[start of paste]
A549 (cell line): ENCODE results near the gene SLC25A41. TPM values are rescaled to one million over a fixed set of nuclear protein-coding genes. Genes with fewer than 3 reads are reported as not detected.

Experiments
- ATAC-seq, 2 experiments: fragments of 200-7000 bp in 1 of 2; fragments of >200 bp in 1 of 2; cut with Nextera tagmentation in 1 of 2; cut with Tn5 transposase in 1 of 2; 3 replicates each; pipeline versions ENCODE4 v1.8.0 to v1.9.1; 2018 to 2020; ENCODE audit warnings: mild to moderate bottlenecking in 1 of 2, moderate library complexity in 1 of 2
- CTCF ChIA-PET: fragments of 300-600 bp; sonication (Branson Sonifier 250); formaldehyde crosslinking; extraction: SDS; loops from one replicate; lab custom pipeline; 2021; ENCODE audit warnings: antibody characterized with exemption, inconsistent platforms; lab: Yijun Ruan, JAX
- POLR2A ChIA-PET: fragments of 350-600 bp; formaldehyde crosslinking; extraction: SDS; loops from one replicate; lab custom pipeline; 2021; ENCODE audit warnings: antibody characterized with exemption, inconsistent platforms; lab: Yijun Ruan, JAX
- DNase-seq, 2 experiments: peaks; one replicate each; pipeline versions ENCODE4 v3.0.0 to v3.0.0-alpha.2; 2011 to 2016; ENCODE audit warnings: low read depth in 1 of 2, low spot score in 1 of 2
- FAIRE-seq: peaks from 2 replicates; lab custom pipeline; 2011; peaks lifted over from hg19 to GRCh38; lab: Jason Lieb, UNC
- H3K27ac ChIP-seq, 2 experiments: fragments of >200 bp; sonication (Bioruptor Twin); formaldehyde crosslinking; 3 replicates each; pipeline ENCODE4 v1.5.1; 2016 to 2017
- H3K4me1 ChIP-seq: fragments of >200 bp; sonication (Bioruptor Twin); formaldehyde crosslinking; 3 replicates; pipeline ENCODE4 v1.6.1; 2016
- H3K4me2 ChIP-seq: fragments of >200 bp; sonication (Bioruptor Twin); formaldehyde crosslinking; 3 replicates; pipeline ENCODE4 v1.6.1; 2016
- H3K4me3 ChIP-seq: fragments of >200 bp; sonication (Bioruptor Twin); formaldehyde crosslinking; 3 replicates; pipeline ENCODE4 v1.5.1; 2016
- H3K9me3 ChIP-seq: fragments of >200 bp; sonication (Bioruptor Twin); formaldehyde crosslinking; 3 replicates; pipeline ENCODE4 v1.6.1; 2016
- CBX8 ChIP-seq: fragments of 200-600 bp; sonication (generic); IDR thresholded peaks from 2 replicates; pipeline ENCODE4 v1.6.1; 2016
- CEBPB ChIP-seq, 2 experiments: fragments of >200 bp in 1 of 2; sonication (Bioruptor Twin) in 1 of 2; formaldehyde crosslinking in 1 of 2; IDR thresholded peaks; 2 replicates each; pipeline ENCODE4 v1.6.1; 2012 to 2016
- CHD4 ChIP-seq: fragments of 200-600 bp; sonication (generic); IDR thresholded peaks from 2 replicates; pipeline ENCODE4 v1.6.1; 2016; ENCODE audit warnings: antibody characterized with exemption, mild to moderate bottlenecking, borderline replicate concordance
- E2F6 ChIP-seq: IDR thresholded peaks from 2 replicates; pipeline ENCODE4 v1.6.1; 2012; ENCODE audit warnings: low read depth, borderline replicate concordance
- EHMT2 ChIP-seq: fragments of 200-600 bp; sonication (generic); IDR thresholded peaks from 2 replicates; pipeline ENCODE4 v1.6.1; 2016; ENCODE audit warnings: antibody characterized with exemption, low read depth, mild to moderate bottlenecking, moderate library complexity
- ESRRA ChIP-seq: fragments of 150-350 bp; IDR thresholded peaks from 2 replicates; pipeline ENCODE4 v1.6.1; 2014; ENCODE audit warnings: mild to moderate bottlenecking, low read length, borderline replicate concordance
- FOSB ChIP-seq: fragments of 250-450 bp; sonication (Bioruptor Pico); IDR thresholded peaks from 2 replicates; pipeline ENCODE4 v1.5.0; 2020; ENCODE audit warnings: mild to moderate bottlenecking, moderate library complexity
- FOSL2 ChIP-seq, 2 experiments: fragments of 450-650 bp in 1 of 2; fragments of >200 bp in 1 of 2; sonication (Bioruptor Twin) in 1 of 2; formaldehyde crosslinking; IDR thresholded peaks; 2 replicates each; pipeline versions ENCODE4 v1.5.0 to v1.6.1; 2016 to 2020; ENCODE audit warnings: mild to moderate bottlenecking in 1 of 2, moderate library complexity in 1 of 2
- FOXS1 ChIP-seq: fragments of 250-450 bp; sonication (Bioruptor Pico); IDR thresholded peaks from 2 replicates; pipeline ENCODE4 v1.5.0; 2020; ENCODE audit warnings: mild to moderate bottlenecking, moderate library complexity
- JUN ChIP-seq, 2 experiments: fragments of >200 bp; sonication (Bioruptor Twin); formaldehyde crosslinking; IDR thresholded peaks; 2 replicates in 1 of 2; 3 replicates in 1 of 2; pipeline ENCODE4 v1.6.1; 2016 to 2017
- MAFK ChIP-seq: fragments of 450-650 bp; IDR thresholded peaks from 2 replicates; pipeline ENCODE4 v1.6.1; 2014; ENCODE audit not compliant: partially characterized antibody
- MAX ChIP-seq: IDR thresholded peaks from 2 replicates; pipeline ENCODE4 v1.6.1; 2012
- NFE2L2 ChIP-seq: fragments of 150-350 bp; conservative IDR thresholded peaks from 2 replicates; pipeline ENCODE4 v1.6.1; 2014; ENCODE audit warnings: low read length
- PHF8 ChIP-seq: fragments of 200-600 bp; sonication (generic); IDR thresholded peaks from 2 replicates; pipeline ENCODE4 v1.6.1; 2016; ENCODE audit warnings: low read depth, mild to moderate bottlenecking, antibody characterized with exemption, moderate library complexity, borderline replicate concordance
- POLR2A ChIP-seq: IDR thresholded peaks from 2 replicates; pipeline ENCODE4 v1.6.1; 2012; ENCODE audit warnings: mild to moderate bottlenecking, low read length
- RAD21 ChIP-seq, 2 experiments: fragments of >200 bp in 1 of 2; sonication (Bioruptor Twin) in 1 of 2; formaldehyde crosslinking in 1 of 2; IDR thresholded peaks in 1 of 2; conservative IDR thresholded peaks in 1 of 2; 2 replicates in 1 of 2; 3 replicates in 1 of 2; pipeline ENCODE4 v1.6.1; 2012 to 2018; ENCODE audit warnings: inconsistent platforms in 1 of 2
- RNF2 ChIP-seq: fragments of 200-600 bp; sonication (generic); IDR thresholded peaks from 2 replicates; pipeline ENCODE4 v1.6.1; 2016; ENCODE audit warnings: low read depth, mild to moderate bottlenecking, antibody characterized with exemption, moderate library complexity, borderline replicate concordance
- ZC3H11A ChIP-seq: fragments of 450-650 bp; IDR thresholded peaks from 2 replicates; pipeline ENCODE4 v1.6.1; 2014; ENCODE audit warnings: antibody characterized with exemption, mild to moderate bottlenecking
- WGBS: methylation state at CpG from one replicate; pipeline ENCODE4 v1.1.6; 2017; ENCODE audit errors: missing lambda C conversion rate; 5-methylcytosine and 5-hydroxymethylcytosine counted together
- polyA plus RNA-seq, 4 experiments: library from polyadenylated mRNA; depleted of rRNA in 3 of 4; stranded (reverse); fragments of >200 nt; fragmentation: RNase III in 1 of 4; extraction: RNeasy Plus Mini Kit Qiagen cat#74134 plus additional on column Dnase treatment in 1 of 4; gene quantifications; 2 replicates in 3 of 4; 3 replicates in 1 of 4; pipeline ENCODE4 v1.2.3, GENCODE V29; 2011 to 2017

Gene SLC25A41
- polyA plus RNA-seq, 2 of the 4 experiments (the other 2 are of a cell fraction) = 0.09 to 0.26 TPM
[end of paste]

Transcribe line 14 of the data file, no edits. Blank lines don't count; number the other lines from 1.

- CEBPB ChIP-seq, 2 experiments: fragments of >200 bp in 1 of 2; sonication (Bioruptor Twin) in 1 of 2; formaldehyde crosslinking in 1 of 2; IDR thresholded peaks; 2 replicates each; pipeline ENCODE4 v1.6.1; 2012 to 2016